Robert Fischer’s Photography

Opening March 6th, 6-9:30pm

On view through March 30th

View Exhibit


The Emerald Tablet is delighted to host this comprehensive showing of Robert Fischer’s photography. From the first viewing of his photographs, we were struck by his ability to gain access to the deepest interiors of his subjects, to reveal them ‘in situ’, as curiosities and complex creatures, noble inhabitants of their own worlds, as unashamed beings expressing themselves eloquently with gestures and signifiers often utterly alien to us.

His work has often been compared to Robert Frank in the 1950’s or the 1960’s Diane Arbus, whose vision penetrated to reveal the absurd and surreal inside what we commonly view as normal. By seeing past the facade, Arbus gave us an unmistakable glimpse of the bizarre quietly existing inside the everyday.

Robert Fischer’s photographs have the richness of texture and elegance of composition seen in Avedon’s work; the images have the fleeting, unforgettable qualities of Brassai or Bresson. Truly there is a magic in each moment that can only be captured by an artist whose instincts are preternaturally tuned to that frequency. Robert Fischer is one such photographer.


I began painting at 22 and discovered that I was drawn to what can be described as “strangeness” in my subjects. Human uniqueness and the creativity and diversity of its expression especially intrigue me. My interest comes from a sense of compassion rather than exploitation. I desire to reveal this in an up close and personal way.

I am drawn to photography because my concerns and perspectives can be more fully realized through the lens. Interpretation is always present for me as an artist, but through photography individuals are viewed more completely as they appear. Whatever factors initially may attract me to them—gender ambiguity, anorexia, bi-polarity, addictions, body shapes, clothes or body accessories, fetishes, or simply clashing contrasts—the camera allows me to capture those aspects. My particular choices regarding perspective, context, location, and basic aesthetic elements then clarifies and showcases the unusual.

I crawl between the psychological legs of my subjects. They trust me. This provides them the freedom to give up to me who they are, their real selves.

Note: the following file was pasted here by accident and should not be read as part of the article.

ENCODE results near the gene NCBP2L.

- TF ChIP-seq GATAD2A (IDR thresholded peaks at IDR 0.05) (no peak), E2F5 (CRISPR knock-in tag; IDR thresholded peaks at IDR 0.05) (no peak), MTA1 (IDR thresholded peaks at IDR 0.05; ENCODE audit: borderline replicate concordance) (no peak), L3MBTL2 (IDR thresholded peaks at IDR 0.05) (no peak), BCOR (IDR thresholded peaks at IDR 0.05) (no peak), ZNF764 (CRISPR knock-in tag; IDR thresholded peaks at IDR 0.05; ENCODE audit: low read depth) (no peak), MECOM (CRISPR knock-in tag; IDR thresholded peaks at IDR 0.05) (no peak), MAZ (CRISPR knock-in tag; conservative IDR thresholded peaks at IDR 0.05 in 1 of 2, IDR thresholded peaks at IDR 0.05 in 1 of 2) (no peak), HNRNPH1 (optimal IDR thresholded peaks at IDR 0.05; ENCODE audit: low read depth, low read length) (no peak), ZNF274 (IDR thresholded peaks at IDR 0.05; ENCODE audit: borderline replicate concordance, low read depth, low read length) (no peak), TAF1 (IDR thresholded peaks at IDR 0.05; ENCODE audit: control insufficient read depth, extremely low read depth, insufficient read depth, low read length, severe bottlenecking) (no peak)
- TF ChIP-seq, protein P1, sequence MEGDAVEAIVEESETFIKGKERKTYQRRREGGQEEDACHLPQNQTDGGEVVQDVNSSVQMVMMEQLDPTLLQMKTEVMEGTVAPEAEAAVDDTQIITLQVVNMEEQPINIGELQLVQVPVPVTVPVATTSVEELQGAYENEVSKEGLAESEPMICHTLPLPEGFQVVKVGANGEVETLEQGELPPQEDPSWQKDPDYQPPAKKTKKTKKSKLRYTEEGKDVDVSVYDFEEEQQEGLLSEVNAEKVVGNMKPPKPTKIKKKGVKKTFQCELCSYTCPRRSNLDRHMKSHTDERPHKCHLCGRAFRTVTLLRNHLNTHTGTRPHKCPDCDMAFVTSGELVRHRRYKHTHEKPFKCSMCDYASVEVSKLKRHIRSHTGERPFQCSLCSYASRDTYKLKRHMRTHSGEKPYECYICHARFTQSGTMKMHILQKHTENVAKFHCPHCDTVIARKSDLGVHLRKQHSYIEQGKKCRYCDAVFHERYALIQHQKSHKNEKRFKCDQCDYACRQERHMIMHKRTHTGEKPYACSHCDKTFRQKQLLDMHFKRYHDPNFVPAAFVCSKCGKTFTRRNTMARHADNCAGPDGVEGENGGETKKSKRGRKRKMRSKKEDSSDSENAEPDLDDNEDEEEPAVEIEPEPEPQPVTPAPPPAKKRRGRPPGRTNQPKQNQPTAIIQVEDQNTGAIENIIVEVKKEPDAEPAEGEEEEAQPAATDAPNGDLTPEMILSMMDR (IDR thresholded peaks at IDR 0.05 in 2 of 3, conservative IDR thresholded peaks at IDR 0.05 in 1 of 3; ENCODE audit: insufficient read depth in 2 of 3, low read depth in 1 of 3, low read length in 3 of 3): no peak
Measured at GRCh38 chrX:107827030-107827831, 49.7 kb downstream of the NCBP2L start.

What people have said
Robert Fischer’s humanistic but unsentimental photographs force us to be both more turthful and more tolerant, as Frank’s ‘the Americans’ did in the 1950’s. It’s an idea that seems to be finally achieving some widespread acceptance, particularly among the young, who seem less troubled by the diversity of the human animal. Fischer notes: “I am sixty, and I can still relate to people who are twenty; they look at my work and say “Awesome! You are really radical!”.

—DeWitt Cheng,
San Francisco, CA

Robert Fischer’s world is on no map to be found. When I first saw these images, I remember thinking I had never seen anything like them before. They provoked strong feelings of attraction and repulsion at the same time, like when you enter a completely unknown culture with rules and habits you don’t understand and even fear.

Underneath his vision is a dark and threatening incomprehensible power, the power of someone who has seen it all, who has peered behind the facades of Happyland and who tries honestly and uncompromisingly to define real values of his own. Bob builds on the ruins of an empty, void, crude world, without any illusions or aspirations except for the fundamental belief in human tenderness. Seemingly anarchistic, not hindered by any formal religion, by aesthetic rules or by bourgeois restrictions.

The quest Robert takes is courageous and not without danger. It implies questioning not only what’s normal or acceptable in society, but also his own position.  Without accepting any authority, subversive and dissident, he searches heaven and earth 0 he even descends into the Styx – to detect and depict the elements of his universe.

—Bart Ramaker,
Brussels, Belgium

Fisher’s elliptical narratives in which  the protagonist forever shifts between disarming candor and veiled, grotesque theatrics has a fascinating cumulative effect and leaves a most pungent residue. This oscillation between the mask and a seemingly more intimate identity lets you absorb the characters in Fischer’s universe in amorphous, lovingly adorned fragments, yet it is quite often the obscured face on the verge of dissolving that is most emotionally arresting.

—Amiel Courtin-Wilson,
Melbourne, Australia

See more images and find out more about Bob Fischer at his website.

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